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U.S. Emergency Room Visits From Cough and Cold Medicines Decline After Voluntary Product Withdrawal


According to a study by the Centers for Disease Control and Prevention (CDC), U.S. emergency department (ED) visits due to adverse events from cough and cold medicines declined substantially among children younger than 2 years old after a voluntary withdrawal of nonprescription infant products in 2007.

The study, “Adverse Events From Cough and Cold Medications After a Market Withdrawal of Products Labeled for Infants,” appears in the December 2010 issue of Pediatrics (published online Nov. 22). The product withdrawal occurred because of concerns about limited evidence of effectiveness and potential harmful effects of these medicines in young children. The CDC looked at nationally-representative U.S. hospital ED visits for cough and cold medicine adverse events among children younger than 12 years old for the 14 months before and after the announcement of the product withdrawal. Although the overall number of ED visits in this category remained steady, they were reduced more than 50 percent among children under age 2, from 2,790 to 1,248 visits. Both before and after the product withdrawal, about two-thirds of all ED visits for cough and cold medicines were the result of unsupervised ingestions (i.e. children being found ingesting these medicines).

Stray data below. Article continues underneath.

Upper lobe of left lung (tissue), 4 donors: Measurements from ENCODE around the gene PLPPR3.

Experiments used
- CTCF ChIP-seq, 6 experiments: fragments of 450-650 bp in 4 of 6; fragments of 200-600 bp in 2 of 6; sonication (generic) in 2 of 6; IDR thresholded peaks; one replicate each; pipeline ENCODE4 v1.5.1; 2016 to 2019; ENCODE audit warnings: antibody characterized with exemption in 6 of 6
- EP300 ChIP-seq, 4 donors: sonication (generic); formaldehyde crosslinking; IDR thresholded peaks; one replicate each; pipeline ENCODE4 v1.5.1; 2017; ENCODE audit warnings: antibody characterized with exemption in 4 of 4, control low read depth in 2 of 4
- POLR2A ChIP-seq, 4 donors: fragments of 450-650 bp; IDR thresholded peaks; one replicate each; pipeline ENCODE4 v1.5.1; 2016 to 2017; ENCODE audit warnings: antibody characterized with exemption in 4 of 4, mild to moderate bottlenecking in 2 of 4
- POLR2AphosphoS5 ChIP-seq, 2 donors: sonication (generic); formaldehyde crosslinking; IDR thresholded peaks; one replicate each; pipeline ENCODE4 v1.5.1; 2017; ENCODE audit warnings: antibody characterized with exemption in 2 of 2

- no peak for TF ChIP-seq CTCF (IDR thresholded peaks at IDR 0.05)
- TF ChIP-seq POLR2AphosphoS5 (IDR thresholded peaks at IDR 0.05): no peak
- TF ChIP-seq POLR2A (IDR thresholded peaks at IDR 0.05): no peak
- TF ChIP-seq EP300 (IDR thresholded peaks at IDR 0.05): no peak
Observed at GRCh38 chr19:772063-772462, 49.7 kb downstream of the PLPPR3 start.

The American Academy of Pediatrics is an organization of 60,000 primary care pediatricians, pediatric medical subspecialists and pediatric surgical specialists dedicated to the health, safety and well-being of infants, children, adolescents and young adults. For more information, visit